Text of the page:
In 1978, The Nature Conservancy in Oklahoma began protecting its first cave in the Oklahoma Ozarks. Since then, we have purchased additional lands protecting other caves. These caves provide habitat for two federally-listed endangered species, the gray bat (Myotis grisescens) and the Ozark big-eared bat (Corynorhinus townsendii ingens), the federally-listed threatened Ozark cavefish (Amblyopsis rosae), along with the Delaware County cave crayfish (Cambarus subterraneus) and the Oklahoma cave crayfish (Cambarus tartarus).
The Preserves consist of three different properties, dispersed across northeastern Oklahoma. Each property protects at least one limestone cave; two properties protect rare bats and an underground stream home to aquatic species. One site harbors a maternity colony of the federally endangered gray bat, protecting more than 20,000 individuals! Human access to each cave is limited, and the entrances have bat-friendly cave gates, allowing the bats to freely fly in and out. Above ground, the surface habitat is eastern deciduous forest.
THE LIFE CAVES PROTECT
Gray bats live in caves year-round, but there are few caves which meet their strict habitat requirements. They spend their summers in caves which are located near rivers or reservoirs in forested areas. Oklahoma’s gray bats migrate to Missouri for the winter. Once abundant throughout the southeastern United States, the gray bat has been on the list of federally endangered species since 1976. Continued bat use of a cave is important as bat guano forms the energy basis for the karst system; reducing human disturbance and maintaining surrounding forest cover are conservation actions that help this rare species.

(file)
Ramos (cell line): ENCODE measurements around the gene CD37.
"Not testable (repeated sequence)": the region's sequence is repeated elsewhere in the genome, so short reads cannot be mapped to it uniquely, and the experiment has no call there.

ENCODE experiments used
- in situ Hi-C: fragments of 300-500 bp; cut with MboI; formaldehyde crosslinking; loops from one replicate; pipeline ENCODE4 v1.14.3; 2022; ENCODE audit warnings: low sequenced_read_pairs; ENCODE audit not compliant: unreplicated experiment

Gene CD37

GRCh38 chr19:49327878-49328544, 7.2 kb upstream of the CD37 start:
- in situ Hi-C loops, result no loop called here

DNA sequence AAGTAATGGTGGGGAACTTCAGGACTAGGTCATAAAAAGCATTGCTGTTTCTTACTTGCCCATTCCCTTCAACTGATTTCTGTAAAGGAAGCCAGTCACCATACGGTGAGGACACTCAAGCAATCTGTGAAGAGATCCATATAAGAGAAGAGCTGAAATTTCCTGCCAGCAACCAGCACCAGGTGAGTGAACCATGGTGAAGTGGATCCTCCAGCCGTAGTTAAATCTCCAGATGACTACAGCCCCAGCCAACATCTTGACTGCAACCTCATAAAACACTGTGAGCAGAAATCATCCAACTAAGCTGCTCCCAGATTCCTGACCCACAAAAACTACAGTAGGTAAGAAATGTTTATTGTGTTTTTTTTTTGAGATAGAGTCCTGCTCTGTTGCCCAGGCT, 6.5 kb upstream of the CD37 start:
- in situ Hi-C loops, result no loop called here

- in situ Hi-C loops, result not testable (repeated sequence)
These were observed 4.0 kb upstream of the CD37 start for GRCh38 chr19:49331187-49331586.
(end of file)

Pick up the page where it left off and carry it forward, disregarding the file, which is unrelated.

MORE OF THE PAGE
Ozark cavefish are specially adapted to life in caves. This small, 2-inch long fish is blind, looks pinkish-white and has a flattened head. It can only exist in a cave environment and is found in permanently dark pools of clear water cave streams. The presence of cavefish can be an indication of healthy water quality. Pollution by agricultural chemicals, toxic metals, and high levels of organic wastes in the surrounding areas which recharge the cave water supply can threaten these rare fish. Due to its small population size, the Ozark cavefish was officially listed as a threatened species by the federal government in December 1984.
Cave crayfish are also blind. Because they have very little pigmentation, they appear white or translucent. This species has small first legs and very long antennae used for feeling around in the dark. The distribution of cave crayfish in the Ozarks is very limited; in the caves where they occur, they are usually found in clear, cold undisturbed pools within the total darkness region. These species are highly vulnerable to habitat degradation.
Because of the potential danger to the rare and protected species, access to these caves is highly restricted; however, scientific studies are possible and corresponding access may be obtained by contacting the Tulsa office at 918-585-1117.